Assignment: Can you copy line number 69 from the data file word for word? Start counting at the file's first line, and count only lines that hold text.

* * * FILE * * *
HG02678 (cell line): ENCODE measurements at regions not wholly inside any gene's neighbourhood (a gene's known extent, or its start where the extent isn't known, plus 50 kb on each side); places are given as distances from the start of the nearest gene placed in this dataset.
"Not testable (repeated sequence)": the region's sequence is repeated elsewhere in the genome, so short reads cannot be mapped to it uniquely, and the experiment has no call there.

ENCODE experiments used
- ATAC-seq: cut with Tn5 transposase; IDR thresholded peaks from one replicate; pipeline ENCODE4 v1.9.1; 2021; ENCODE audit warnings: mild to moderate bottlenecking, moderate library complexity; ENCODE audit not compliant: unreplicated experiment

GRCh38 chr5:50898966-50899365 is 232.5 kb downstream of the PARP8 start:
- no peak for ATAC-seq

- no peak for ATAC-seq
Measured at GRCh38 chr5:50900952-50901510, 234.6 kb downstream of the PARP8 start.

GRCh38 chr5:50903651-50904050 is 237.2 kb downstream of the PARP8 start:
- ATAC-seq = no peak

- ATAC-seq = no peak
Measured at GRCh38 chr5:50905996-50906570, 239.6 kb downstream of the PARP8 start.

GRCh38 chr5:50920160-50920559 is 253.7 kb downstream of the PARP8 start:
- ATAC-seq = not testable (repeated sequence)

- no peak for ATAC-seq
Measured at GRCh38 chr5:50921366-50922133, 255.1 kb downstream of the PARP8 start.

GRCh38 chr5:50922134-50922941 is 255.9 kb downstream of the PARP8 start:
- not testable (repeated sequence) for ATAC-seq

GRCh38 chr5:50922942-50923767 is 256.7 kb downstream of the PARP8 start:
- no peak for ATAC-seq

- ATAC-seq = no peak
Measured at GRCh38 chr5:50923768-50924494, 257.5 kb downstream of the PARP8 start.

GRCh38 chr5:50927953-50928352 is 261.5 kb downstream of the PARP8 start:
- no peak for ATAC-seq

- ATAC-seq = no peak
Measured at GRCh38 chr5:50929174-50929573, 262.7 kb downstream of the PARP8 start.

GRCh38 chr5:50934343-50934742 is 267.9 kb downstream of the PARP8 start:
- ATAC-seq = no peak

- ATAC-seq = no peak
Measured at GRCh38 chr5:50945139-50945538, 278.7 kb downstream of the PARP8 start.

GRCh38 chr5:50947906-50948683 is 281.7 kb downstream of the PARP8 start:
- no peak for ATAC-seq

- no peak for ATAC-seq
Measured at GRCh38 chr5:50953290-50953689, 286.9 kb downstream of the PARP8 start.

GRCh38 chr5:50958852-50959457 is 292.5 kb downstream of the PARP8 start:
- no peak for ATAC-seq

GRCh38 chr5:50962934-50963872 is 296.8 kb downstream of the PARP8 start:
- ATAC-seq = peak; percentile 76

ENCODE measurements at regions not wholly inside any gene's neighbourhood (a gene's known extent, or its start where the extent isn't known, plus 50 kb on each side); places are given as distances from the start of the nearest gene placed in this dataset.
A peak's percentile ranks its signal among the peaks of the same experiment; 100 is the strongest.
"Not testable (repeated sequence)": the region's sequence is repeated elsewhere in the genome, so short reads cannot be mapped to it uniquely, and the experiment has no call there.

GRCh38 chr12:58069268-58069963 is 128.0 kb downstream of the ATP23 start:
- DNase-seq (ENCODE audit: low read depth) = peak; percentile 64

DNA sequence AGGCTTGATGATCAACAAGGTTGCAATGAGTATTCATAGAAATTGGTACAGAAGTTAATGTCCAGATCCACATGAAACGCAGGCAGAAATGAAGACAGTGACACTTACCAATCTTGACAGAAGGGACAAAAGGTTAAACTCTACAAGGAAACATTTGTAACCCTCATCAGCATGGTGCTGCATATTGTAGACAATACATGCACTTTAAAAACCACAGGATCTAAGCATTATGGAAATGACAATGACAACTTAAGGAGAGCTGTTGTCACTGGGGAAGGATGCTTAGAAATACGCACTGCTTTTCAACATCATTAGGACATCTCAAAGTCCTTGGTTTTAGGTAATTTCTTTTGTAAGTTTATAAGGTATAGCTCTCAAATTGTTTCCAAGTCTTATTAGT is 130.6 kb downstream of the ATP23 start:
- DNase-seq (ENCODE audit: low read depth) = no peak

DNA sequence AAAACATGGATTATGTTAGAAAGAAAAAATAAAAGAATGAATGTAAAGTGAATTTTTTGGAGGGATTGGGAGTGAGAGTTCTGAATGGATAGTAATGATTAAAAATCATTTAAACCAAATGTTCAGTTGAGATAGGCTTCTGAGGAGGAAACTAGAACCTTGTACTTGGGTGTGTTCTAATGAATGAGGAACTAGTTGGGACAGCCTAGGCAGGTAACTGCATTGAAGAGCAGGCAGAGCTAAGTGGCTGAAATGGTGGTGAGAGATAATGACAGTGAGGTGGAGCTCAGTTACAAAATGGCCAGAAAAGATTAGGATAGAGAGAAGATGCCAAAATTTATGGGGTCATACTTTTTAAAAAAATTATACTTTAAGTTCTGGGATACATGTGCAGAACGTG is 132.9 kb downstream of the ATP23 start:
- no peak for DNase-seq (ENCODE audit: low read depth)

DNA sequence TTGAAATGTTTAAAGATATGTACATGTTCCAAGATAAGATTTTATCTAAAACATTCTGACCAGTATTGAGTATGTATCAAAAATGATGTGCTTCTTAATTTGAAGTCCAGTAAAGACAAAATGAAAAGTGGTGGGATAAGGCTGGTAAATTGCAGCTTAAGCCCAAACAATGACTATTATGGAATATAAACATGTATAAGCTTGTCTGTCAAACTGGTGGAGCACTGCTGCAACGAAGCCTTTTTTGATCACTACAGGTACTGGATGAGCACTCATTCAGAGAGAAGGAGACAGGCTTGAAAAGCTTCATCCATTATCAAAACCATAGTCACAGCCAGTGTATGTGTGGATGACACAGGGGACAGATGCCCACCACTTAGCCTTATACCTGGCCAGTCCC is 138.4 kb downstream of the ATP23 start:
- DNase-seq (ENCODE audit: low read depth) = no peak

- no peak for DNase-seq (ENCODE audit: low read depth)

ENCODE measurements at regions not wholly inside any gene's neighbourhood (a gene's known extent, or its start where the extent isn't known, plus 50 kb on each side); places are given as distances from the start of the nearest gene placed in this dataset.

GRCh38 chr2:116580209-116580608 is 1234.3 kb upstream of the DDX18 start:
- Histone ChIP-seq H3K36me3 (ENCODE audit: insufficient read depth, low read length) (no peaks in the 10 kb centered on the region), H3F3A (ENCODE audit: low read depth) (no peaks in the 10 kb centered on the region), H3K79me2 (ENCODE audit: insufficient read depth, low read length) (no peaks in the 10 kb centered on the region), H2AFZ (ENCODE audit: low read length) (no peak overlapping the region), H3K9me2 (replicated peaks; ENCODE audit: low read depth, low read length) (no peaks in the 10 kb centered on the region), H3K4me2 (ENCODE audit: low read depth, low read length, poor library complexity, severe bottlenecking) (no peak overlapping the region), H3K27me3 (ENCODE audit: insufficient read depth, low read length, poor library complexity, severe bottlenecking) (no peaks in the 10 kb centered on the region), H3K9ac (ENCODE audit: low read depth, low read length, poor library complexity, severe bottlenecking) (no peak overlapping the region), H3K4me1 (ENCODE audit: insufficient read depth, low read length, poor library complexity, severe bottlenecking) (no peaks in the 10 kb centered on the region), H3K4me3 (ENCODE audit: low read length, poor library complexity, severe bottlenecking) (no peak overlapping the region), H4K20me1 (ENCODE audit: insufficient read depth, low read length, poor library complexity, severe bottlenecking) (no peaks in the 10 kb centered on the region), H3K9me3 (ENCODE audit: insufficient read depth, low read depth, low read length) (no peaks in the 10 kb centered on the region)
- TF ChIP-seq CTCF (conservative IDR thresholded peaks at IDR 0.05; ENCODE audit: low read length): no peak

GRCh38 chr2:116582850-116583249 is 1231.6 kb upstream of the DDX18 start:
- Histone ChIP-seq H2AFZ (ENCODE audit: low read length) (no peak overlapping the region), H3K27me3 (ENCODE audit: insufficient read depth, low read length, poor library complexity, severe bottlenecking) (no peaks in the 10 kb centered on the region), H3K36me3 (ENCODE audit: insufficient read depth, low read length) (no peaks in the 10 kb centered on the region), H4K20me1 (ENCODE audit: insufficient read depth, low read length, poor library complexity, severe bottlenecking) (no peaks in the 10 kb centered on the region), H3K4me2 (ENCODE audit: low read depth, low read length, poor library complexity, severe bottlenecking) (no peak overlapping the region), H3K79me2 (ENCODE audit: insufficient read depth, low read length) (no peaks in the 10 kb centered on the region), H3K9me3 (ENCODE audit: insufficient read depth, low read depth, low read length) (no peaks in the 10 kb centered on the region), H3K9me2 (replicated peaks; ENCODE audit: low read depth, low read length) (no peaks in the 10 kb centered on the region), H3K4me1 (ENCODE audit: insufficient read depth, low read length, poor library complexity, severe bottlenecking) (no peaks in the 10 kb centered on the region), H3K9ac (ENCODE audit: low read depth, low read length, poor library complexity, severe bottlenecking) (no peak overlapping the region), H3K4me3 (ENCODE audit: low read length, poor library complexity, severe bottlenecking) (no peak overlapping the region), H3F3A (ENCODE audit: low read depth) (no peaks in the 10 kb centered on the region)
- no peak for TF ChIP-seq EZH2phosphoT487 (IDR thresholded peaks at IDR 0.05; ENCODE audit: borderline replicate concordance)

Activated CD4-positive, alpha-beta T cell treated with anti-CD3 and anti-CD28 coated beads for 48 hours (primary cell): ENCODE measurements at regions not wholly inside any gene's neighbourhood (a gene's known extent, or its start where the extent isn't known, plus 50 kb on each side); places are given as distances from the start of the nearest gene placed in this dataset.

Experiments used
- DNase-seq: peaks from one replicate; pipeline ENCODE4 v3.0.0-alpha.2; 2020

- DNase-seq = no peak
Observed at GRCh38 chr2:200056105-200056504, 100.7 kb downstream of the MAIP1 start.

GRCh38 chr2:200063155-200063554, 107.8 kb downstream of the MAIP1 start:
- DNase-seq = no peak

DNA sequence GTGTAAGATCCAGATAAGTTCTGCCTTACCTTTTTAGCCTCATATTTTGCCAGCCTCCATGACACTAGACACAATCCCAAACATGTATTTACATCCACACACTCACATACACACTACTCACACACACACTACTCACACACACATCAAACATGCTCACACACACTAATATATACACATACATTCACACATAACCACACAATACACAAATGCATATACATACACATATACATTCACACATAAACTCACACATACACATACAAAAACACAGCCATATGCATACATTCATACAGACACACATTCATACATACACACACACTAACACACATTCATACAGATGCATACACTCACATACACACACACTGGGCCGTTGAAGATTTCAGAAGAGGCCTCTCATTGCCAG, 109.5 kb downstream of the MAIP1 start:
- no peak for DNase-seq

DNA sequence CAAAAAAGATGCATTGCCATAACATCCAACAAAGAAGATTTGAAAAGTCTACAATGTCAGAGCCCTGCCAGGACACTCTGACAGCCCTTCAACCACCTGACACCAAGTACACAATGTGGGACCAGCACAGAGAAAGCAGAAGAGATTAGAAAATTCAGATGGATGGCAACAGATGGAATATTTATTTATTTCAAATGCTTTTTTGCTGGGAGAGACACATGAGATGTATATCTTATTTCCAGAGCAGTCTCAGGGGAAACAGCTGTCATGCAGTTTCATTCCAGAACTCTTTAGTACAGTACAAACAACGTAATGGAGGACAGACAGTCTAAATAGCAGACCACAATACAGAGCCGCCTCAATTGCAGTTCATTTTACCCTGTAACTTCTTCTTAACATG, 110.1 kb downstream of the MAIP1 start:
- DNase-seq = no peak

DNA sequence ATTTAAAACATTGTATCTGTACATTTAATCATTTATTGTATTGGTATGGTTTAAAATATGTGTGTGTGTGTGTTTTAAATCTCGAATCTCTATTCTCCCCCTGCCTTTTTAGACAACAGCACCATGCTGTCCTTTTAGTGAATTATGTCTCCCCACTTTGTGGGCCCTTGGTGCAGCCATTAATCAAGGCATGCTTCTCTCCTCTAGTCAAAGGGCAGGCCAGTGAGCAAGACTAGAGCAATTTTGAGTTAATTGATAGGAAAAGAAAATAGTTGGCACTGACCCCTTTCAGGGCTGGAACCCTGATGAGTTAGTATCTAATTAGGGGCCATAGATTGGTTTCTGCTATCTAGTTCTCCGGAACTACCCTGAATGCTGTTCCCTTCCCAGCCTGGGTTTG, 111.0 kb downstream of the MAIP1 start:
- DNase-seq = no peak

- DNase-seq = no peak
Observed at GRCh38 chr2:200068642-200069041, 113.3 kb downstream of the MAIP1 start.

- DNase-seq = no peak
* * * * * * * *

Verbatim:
DNA sequence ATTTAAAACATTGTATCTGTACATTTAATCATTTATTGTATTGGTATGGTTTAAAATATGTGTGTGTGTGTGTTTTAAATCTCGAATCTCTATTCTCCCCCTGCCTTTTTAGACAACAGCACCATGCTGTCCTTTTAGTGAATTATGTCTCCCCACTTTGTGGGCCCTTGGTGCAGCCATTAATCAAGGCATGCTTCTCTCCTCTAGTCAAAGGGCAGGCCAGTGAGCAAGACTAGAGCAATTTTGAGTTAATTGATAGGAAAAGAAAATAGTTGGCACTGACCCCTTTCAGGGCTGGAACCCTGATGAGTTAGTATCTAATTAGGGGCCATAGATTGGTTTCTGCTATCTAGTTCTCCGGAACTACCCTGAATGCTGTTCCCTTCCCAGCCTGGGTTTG, 111.0 kb downstream of the MAIP1 start: